Greenway: When faith and culture collideIt has been 40 years since

Britain”s Enoch Powell made his famous “rivers of blood” speech warning about the social effects of immigration upon his land. Despite some serious riots along the way, Powell”s warning never came to pass. But today the chairman of the Equality and Human Rights Commission, Trevor Phillips, is warning of “the emergence of a kind of cold war in some parts of the country where very separate communities live side by side … with poor communications across racial lines.”

The multiculturalism in which Britain put its faith is under attack as having failed.

Britons are wondering if they have gone too far to accommodate minorities, and if society should be instilling Britishness instead? The focus, of course, is on British Muslims, and some Britons are asking, is this a community that British traditions can absorb?

So when the archbishop of Canterbury, Rowan Williams, suggested earlier this year a public space for Shariah, or Muslim law, there were calls for his resignation.

In fact, Williams was not suggesting that British common law be replaced. He only questioned whether the West could avoid the “stark alternatives of cultural loyalty or state loyalty.” Can there be room for “supplementary jurisdictions,” in which people can “choose the jurisdiction under which they will seek to resolve certain carefully specified matters?” he asked.

Williams pointed out that this was a problem not just for Muslims, but for Orthodox Jews who, on certain issues, may prefer to defer to rabbinical rules. He quoted the Jewish legal theorist, Ayelet Schachar, as wanting to move away from a single jurisdiction over “socially defining roles and relations.” The trick, however, is to not fall into the trap of “uncritical endorsement of communal legal structures,” he said. You can”t murder your sister in Britain, for example, just because of your sense of family honor. But can society avoid the ultimatum: “Either your culture or your rights?”

Can religion have a place in the legal systems of the West? Unlike the United States or France, England has an established, state religion that Williams heads. Yet the country grows ever more secular. The exception is the Muslim minority, segments of which are growing ever more religious. Williams said he sought to “tease out” the broader issues concerning the “rights of religious groups within a secular state.”

Brandeis University”s Jytte Klausen, in her book “The Islamic Challenge,” provided the perfect example of this quandary. A German court ruled in 1995 that while Jews could be exempted from the strict laws governing animal slaughter, Muslims could not.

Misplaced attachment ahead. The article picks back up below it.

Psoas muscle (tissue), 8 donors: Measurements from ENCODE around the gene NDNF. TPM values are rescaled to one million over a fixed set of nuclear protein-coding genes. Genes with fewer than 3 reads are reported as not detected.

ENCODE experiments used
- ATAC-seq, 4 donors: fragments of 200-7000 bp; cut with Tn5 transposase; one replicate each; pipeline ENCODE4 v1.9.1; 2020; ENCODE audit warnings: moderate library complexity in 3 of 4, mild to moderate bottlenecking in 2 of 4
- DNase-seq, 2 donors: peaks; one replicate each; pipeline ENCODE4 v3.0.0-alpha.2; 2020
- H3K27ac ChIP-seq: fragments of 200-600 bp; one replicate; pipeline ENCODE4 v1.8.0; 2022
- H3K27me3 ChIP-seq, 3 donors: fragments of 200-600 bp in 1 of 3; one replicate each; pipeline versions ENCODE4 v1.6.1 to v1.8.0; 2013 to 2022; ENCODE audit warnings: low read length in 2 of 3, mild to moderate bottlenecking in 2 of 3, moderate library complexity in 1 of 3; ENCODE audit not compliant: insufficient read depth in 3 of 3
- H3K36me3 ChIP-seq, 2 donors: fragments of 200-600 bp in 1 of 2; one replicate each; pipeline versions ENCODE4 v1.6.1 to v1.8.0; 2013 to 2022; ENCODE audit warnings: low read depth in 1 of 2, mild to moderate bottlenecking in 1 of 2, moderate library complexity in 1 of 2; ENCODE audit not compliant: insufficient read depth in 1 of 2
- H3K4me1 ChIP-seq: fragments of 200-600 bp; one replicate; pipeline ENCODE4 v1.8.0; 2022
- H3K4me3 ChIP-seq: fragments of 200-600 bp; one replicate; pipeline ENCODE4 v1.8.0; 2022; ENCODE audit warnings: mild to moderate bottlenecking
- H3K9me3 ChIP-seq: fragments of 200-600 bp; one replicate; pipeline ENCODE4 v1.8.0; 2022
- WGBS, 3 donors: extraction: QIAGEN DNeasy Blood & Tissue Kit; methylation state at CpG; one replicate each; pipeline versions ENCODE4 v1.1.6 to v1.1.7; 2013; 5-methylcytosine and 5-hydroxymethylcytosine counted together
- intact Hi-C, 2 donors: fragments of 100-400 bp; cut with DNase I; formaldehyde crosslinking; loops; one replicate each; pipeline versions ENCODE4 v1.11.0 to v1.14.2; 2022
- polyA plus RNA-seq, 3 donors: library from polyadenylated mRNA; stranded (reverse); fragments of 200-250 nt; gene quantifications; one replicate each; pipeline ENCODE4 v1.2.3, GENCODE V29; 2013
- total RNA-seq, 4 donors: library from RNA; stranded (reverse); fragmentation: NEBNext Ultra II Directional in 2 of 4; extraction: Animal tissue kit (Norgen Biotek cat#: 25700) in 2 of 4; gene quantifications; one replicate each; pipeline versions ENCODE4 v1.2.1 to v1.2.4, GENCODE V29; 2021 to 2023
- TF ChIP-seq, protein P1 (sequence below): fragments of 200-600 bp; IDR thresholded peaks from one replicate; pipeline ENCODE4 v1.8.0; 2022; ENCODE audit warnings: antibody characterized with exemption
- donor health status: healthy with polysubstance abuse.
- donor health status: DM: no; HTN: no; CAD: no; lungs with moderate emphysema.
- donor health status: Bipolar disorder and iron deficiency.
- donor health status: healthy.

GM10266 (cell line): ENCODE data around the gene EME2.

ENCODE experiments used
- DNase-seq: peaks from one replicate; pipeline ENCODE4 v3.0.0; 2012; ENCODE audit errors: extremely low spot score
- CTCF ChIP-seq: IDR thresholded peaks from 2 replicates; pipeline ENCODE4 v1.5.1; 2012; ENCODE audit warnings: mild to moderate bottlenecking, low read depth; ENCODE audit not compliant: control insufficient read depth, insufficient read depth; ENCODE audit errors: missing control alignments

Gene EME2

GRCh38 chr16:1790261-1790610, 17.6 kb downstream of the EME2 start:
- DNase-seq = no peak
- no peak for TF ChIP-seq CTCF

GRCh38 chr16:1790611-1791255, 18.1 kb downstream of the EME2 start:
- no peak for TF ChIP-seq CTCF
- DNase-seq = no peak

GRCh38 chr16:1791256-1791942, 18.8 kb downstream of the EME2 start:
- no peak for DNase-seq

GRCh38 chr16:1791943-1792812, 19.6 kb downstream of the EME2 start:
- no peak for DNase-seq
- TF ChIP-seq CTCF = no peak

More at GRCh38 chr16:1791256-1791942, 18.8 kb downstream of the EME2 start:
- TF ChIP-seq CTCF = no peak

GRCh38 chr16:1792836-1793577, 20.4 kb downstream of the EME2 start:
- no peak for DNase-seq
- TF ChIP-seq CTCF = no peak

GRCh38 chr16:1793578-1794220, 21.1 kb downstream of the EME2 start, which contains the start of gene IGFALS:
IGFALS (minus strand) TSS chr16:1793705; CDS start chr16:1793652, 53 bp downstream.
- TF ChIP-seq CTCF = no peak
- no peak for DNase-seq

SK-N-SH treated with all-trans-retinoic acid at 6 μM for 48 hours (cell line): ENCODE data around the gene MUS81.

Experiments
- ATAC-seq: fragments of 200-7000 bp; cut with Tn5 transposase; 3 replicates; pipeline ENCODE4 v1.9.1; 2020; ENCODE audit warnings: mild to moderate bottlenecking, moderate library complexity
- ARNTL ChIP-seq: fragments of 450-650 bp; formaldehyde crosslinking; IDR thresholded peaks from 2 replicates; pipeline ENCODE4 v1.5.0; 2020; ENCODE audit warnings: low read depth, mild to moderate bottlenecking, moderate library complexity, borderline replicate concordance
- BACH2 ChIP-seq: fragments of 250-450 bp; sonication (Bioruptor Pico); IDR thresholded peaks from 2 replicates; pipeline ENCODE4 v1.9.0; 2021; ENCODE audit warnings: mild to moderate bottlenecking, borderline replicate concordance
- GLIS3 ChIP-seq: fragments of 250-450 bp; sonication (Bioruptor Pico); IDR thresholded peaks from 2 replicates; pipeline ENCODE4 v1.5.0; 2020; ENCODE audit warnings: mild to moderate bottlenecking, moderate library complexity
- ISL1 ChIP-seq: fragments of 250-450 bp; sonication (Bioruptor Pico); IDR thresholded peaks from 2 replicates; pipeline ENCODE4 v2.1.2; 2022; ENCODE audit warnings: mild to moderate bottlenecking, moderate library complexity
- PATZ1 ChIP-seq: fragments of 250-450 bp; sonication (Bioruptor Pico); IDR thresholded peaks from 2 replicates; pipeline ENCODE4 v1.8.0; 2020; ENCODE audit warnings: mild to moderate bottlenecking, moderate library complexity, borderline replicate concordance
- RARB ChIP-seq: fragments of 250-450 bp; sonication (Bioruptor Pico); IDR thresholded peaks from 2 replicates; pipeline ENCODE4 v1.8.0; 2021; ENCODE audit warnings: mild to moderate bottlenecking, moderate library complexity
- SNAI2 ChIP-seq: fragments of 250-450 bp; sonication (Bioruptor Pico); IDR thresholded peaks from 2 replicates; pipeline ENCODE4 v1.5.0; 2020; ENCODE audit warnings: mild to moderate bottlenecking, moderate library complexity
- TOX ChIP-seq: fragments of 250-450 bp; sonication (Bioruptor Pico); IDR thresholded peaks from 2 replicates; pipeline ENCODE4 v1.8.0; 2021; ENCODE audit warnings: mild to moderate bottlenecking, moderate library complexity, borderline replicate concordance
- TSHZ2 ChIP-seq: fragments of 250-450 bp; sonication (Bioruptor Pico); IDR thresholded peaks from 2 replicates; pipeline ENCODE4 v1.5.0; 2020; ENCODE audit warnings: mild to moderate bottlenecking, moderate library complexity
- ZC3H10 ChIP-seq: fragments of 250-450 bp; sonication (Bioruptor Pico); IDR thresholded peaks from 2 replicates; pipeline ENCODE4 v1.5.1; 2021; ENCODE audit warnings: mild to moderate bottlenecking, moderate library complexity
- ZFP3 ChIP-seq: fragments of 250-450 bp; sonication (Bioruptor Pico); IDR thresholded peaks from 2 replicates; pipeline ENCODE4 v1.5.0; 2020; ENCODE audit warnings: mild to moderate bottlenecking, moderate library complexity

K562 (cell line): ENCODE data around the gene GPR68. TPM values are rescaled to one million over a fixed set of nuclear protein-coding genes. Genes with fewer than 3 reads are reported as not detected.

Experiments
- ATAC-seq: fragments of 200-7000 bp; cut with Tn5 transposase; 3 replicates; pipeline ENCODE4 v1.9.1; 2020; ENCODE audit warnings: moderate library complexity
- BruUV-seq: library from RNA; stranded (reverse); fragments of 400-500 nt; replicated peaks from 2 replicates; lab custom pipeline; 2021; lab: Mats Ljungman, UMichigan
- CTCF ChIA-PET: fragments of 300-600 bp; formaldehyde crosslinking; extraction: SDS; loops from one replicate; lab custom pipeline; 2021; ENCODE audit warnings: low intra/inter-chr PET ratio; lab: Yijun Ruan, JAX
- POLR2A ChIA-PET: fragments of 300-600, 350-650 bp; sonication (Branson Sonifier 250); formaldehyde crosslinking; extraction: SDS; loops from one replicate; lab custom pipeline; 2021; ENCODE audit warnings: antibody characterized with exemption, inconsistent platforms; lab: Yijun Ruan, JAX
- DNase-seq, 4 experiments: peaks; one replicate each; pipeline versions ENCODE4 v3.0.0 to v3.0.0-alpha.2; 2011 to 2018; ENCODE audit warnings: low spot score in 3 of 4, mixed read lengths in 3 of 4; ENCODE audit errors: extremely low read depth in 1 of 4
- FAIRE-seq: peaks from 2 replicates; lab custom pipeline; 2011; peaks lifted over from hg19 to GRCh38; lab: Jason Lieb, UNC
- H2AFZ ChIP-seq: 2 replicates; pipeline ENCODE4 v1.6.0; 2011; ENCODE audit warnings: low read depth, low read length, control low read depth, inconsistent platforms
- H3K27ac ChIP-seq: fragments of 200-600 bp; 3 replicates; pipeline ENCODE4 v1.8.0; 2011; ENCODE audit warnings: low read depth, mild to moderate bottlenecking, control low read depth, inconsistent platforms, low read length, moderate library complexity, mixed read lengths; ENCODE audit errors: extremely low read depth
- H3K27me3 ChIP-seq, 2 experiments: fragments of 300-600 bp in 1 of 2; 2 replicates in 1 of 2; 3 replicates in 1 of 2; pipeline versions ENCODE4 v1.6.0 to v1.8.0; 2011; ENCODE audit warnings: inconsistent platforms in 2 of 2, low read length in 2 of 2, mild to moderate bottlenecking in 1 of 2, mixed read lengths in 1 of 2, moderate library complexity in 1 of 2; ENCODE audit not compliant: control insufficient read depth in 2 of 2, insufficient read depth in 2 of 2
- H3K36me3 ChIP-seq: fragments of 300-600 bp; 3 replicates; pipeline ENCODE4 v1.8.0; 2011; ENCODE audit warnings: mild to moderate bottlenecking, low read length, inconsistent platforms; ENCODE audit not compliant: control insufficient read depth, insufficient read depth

The rules governing Kosher slaughter and Muslim customs are similar. The Jewish authorities, when consulted by the court, were adamant that their religion absolutely required ritual slaughter. When it came to the Muslims, however, the court consulted Islamic authorities in Cairo, who told them that, in an emergency, Muslims could do without ritual slaughter.

Muslims in Germany were furious. “We are not lost in the desert, there is no emergency here,” a German Muslim told me as he gestured at the well-stocked Berlin café in which we were sitting. “If Jews can be allowed their religious customs, why not us?”

While Jews, after centuries of struggle and the Holocaust, have been successful in carving out a religious space within the legal codes of Europe, Muslims have not caught up. More than one European Muslim told me that they could learn from the Jews about what Williams calls “overlapping affiliations (that) work for the common good.”

“What most people think they know of Shariah is that it is repressive toward women, and wedded to archaic and brutal physical punishment,” Williams said. He quoted a Muslim scholar, Tariq Ramadan, as saying that in the West, “the idea of Shariah calls up the darkest images of Islam.” But Williams hopes there can be compromises and ways to accommodate a “constructive relationship” between Islamic law and the statutory laws of the United Kingdom without compromising traditional British freedoms.

“The great protest of the Enlightenment,” he said, “was against authority that appealed only to one tradition.” And that could apply to both Islam and Christendom.